Hacking on a basic Bluetooth mesh-y concept

Inspired and frustrated by the closed, murky, proprietary nature of FireChat, and equally frustrated by my experiencing working on the way too complicated Commotion mesh project, I wanted to find a simple way to answer the question “what do we do when the Internet goes away” problem. FireChat is clearly not the answer for the types of communities I am trying to help, but in its absence, we have no other solutions, it seems.

What I have discovered is that Bluetooth device names (the things  you see when you are trying to pair a bluetooth device to your phone for instance) are actually a really great way to broadcast messages from your phone or computer to anyone within distance. This was partly inspired by the humorous wifi SSID messages that people often use, but the key difference is that Bluetooth device names can actually be 248 bytes long (80-240 letters/glyphs depending upon unicode language), as opposed to the much shorter ~30 character wifi SSIDs. It is also very easy to dynamically change your Bluetooth device name through open programming APIs.

The idea then is to use your device’s Bluetooth name as a kind of Twitter status message bearer, sharing key information during a crisis or as an act of protest/speech. It doesn’t require an app, just a little bit of knowledge and a new behavior. I have built an app (more below) that makes the user experience much simpler, and adds the ability to support retweets/shares (to expand the radio mesh reach), verification, privacy and even encryption (in theory).

To test the basic premise however, if you have an iPhone or iPad, you can set your device name in the general about settings. Then go to the Bluetooth settings area, and you will see all devices that are currently broadcasting. With Android, go to the Settings->Bluetooth screen, and you can “rename phone” from the menu, and set the visibility and timeout of your broadcast. With iPhones, as long as you stay on the Bluetooth screen, it will broadcast. With many new Android phones, you can set your visibility/broadcast timeout to 1 hour or infinite.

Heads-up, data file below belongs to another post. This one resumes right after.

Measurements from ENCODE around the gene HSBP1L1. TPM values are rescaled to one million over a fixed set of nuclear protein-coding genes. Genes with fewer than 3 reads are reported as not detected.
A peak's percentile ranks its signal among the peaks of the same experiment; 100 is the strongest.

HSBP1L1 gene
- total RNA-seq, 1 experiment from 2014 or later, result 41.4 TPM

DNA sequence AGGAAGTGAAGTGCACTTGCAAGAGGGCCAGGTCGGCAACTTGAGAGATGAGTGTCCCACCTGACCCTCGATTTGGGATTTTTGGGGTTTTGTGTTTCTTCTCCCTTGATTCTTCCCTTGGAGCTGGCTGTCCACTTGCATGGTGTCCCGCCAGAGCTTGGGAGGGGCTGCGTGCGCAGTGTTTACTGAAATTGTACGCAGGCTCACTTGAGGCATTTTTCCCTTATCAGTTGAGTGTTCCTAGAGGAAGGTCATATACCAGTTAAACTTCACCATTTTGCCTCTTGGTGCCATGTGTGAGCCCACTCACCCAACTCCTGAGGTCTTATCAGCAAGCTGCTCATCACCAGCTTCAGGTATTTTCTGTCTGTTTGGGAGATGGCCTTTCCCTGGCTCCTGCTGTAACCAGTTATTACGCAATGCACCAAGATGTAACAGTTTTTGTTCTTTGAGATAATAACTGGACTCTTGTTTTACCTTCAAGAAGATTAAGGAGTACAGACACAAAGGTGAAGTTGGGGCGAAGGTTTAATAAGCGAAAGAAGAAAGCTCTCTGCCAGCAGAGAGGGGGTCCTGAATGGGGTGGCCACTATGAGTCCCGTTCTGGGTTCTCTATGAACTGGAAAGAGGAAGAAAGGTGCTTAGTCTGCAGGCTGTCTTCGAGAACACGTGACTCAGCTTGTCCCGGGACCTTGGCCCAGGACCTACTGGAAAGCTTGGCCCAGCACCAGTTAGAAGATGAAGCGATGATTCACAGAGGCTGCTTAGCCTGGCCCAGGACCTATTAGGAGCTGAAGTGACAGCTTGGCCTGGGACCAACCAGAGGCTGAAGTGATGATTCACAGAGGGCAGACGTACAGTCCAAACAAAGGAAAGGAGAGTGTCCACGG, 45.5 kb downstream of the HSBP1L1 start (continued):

You can set a message like “!Gather 7pm at 1st and Main” or “@press please don’t photo faces” or “#Legal Aid is 2125551212”, or even just motivational messages “#staycalm #noviolence” or “#theworldiswatching”. If people like what you have written, they can change their status that message, and rebroadcast another 30 feet in whatever direction they are headed. Again, it is basically Twitter combined with doing “the wave” at a football game, except the wave is powered by these little super computers+radio stations we have in our pockets.

The Gilga app I am working on makes this all feel much more like a chat or Twitter type experience. The app also supports direct messaging using a secured RF socket. The important thing is that there a baseline concept here, that can be tapped into by anyone with a bluetooth device, be it a smartphone, an old Nokia, a PC with a huge Bluetooth antenna etc.

From a threat modeling perspective, there are risks about Bluetooth device IDs being scanned and logged, impersonation attacks based on modified Bluetooth radios, and the same misinformation spreading we see whenever we have an open commons, be it FireChat or Twitter. We have some ways to combat that, but it will be hard. My hope is that, by doing this work in the open, and with contributions by brilliant minds like yours, we can come up with some additional breakthroughs.